European Stocks Slip as Debt Fears Persist

The euro rose on Friday as pressure on Spanish and Italian bonds eased after the European Central Bank stepped in to stabilise the market, but fears both countries' borrowing costs are at unsustainable levels sent European stocks to new five-week lows.

World stocks remained near their lowest levels since October and commodities were weak on persisting fears the euro zone's debt crisis is spiralling out of control.

The ECB intervened in the bond market a day after Spain's borrowing costs at a sale of 10-year debt soared to their highest in the euro's history, as the crisis now entering its third year increasingly threatens Europe's bigger economies.

The yield premium investors demand to hold Spain's 10-year bonds rather than safer German debt eased 8 basis points to 454 bps while the equivalent Italian premium fell below 5 percent.

The reprieve was expected to be temporary, with traders and strategists expecting Spanish yields especially to resume their rise ahead of the country's elections on Sunday and in the absence of more aggressive buying from the ECB.

The euro was last 0.5 percent up against the dollar at 1.3534 as investors unwound bearish bets on the single currency to book profits ahead of the weekend. But dealers said appetite to sell on such small rebounds was high.

"With so much up in the air there's nothing else to focus on apart from the immediate, which is that the euro zone looks to be heading into the precipice," Jane Foley, senior currency strategist at Rabobank. "Ahead of the weekend I don't think anyone is ready to counter that view."


European stocks cut earlier losses and were last 0.2 percent down, leaaving the pan-regional index on course for a 3 percent fall over the week.

The banking sector was among the losers, with the STOXX Europe 600 Banking Index 0.3 percent lower. It has lost more than 36 percent in 2011, as banks take writedowns on exposure to euro zone peripheral debt.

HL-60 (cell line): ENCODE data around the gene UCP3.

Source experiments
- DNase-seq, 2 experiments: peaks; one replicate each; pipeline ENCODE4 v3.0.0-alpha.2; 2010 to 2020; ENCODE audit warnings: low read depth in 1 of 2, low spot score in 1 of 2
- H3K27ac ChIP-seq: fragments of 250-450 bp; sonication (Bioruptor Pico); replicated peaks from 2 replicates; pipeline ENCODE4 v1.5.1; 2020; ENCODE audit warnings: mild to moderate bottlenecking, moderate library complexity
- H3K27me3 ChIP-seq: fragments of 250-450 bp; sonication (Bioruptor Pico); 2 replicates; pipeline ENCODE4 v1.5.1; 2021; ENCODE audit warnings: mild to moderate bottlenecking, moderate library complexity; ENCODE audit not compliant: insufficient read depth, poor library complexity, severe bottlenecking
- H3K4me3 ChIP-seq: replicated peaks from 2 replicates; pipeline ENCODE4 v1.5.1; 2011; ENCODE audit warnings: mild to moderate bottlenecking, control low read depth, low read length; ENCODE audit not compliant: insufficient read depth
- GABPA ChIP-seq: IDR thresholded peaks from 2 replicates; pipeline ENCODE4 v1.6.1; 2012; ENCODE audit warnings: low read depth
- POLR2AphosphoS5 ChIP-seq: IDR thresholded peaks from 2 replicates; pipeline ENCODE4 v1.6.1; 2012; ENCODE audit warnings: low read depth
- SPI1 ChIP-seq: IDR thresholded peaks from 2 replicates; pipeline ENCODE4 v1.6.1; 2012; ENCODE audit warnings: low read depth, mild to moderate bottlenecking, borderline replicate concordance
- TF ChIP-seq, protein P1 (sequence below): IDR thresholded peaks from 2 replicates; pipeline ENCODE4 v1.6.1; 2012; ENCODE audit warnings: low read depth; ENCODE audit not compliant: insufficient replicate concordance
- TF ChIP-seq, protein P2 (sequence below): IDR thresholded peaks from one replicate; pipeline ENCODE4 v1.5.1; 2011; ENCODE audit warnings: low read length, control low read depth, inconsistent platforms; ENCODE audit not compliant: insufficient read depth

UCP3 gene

"The focus has very much moved towards the core of Europe, away from the periphery. Italy's in question. France is in question," Daniel McCormack, strategist at Macquarie, said.

"It really has pushed the sovereign crisis into a much more dangerous phase. You should have some kind of overweight in defensives, and avoid financials."

The MSCI world equity index was down 0.4 percent, near its lowest levels since Oct. 20 and falling for a fourth consecutive day.

Investors remained on edge as euro zone governments struggle to raise funds and given signs that banks are refraining from lending, causing market liquidity to seize up.

Euro/dollar three-month cross-currency basis swaps , the cost of swapping euros for dollars, widened to -136 basis points on Thursday, the most since the 2008 financial crisis.

Other safe-haven currencies such as the Swiss franc and the yen outperformed the dollar. The greenback hit a 2-1/2 week low against the yen of 76.68 and fell 1 percent against the Swiss franc to 0.9116.

"Generally safe havens are doing very well at the moment and once you've filled up your exposure on dollars, the yen is the next one in line irrespective of whether you might be worried about intervention," said Adam Myers, senior FX strategist at Credit Agricole in London.

Brent crude oil rose a dollar to over $109 a barrel, helped by a weaker dollar, after posting steep losses in the previous session, but analysts and traders said the risk remained to the downside given the economic weakness in Europe.

Brent crude was last up 0.8 percent at $109.27 a barrel, after closing down $3.66 in the previous session. U.S. crude oil futures were up 0.2 percent at $99.05.